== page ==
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So, maybe I missed something completely when I started using Latex, but I have a difficult managing newlines in the Latex source. I have to put hard returns at the end of lines because even powerful editors like Emacs or Vim don't seem to manage that (at least out of the box).

For example, if I have the following paragraph in my Latex file:

So, maybe I missed something completely when I started using Latex,[\n]
but I have a difficult managing newlines in the Latex source. I have[\n]
to put hard returns at the end of lines because even powerful editors[\n]
like Emacs or Vim don't seem to manage that (at least out of the box).[\n]

But then I want to add a the parenthetical "but, not newlines in the Latex output" to the second line so then I get something like this:

So, maybe I missed something completely when I started using Latex, [\n]
but I have a difficult managing newlines in the Latex source (but, not newlines in the Latex output). I have [\n]
to put hard returns at the end of lines because even powerful editors [\n]
like Emacs or Vim don't seem to manage that (at least out of the box).[\n]

Assuming that before I insert the phrase, the lines we at the 80 character boundary, I get rather unmanageable soft line wraps. When this happens, the act of pushing the 'down' arrow brings me to the same column in the next line, completely ignoring the soft line breaks.

What am I missing?

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4 Answers

up vote 2 down vote accepted

I'm not certain I understand what you are asking, but it is possible that longlines-mode in emacs will gve you the behavior that you want.

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Ah. Yeah that's it. LongLines of AutoFillMode. Thanks. I'm somewhat new to emacs, and I don't have any emacs wizards I can just walk up and ask anymore :\ –  Jeremy Powell Nov 18 '09 at 2:46
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If I read your question right, this has nothing to do with LaTeX other than you happen to be editing LaTeX source?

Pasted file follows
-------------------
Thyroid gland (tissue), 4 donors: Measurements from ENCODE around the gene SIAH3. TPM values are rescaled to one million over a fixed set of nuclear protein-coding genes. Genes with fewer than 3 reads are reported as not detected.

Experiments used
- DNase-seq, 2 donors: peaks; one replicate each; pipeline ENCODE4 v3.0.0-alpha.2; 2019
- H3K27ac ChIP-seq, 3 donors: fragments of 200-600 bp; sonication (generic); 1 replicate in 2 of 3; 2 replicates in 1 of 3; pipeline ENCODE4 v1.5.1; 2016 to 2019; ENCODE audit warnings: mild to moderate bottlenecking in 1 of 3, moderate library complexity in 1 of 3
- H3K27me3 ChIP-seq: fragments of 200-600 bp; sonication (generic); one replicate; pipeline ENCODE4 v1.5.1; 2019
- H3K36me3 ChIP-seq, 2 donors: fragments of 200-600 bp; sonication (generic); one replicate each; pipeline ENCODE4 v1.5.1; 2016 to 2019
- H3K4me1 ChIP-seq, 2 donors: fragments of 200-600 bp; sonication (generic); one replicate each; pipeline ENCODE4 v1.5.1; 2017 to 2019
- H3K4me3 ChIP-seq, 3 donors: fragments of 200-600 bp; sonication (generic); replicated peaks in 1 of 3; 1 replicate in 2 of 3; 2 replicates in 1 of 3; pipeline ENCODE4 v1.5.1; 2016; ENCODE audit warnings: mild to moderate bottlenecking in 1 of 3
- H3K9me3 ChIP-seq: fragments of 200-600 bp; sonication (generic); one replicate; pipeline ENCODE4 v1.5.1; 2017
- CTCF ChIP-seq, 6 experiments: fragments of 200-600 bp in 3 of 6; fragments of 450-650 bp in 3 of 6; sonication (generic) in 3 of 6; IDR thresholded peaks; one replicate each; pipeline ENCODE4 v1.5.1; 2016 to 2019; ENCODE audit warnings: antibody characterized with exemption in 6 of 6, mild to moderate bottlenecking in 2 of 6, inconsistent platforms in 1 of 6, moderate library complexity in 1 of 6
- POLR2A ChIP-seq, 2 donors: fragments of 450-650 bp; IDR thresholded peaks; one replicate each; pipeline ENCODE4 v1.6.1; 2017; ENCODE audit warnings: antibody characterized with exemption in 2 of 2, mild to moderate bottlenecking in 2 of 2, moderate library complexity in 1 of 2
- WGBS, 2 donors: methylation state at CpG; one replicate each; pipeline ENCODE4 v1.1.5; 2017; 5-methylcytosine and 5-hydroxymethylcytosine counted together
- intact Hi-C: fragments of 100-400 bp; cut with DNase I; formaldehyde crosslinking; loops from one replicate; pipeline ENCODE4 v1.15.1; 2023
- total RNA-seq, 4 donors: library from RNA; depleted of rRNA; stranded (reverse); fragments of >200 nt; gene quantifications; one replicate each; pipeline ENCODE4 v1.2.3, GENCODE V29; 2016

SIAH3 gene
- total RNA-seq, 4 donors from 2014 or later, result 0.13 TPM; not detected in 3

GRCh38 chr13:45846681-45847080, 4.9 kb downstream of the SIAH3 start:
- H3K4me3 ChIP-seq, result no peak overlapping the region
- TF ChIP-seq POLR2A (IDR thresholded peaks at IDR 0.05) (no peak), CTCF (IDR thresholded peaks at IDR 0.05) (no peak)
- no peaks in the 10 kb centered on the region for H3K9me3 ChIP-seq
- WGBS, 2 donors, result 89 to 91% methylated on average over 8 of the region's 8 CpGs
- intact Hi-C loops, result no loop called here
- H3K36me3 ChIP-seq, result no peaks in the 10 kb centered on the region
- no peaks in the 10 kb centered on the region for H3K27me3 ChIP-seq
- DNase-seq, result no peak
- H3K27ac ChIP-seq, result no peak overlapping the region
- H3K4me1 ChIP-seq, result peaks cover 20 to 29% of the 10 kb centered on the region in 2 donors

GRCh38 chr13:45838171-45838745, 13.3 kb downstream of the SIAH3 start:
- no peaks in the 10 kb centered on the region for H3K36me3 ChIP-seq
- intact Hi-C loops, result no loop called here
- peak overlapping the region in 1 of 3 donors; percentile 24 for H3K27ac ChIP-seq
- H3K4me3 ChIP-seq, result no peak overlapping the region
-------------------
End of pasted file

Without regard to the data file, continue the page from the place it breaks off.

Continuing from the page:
If you want to tell vim to wrap lines at, say, 78 characters:

:set tw=78

If you want to do this for all .tex files, add the following command to your .vimrc:

autocmd BufRead *.tex set tw=78
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yeah. that's pretty much what I need; I wasn't really thinking that there's a more global solution. I guess its been a longer day than I thought.. –  Jeremy Powell Nov 18 '09 at 2:47
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For me, LaTeX source is, well, source. I got accustomed to cut lines at "logical points" (after punctuation, keep a phrase together on a line, ...). It helped me to catch errors like "an dog" or "a animal" or even "the the phrase". Splitting the text this way, and using indentation to reflect structure, makes longer text source much more readable. It also makes much editing of the text be shuffling lines around, and editors have good commands for that.

Later I came to use version control heavily, and there having changes be mostly lines added/deleted wholesale, not a full paragraph replaced just because a word was added to a line, becomes essential when the text (and its history) grow.

For the same reason you don't fill your C code, don't fill LaTeX.

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You should clarify paragraph 2, only people using a VCS can make sthg out of it at present. –  Joce 7 hours ago
    
@Joce, sorry I don't see how to enhance it. Feel free to edit. OTOH, somebody who doesn't use VCS won't understand anyway... –  vonbrand 7 hours ago
1  
Well, let’s make it dead simple then: Changes are tracked on the line level. Without line breaks, any modification in a long paragraph would result in a needlessly large and confusing changeset. If it’s just one sentence per line, this problem can be avoided. –  Daniel B 6 hours ago
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In emacs, with Autofill mode M-x auto-fill-mode, you can M-q and emacs formats the text as you want it.

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